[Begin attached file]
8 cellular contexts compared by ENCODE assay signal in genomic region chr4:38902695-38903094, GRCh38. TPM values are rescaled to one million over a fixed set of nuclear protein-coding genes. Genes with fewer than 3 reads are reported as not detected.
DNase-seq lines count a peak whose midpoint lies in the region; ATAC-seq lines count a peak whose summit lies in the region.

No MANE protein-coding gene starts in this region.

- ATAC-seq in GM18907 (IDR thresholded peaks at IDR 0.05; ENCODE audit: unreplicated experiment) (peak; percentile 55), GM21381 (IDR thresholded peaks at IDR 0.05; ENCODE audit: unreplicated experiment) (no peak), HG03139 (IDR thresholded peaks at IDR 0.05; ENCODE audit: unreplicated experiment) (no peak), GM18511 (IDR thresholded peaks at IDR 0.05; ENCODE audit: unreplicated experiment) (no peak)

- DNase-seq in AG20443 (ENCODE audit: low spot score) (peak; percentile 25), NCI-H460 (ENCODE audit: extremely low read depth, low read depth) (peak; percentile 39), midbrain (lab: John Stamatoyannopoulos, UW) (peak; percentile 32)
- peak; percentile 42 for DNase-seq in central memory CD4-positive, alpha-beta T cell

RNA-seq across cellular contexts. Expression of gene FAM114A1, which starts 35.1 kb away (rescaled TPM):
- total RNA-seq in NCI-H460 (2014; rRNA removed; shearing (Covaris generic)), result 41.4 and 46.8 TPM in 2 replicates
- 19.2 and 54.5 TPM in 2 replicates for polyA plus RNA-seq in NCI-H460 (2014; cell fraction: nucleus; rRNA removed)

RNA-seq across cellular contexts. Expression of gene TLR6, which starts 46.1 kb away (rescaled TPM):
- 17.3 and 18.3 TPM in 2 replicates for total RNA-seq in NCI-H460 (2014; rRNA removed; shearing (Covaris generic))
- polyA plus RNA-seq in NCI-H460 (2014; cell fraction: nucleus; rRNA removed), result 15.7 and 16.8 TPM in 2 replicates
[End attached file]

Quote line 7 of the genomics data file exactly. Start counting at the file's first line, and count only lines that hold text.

RNA-seq across cellular contexts. Expression of gene FAM114A1, which starts 35.1 kb away (rescaled TPM):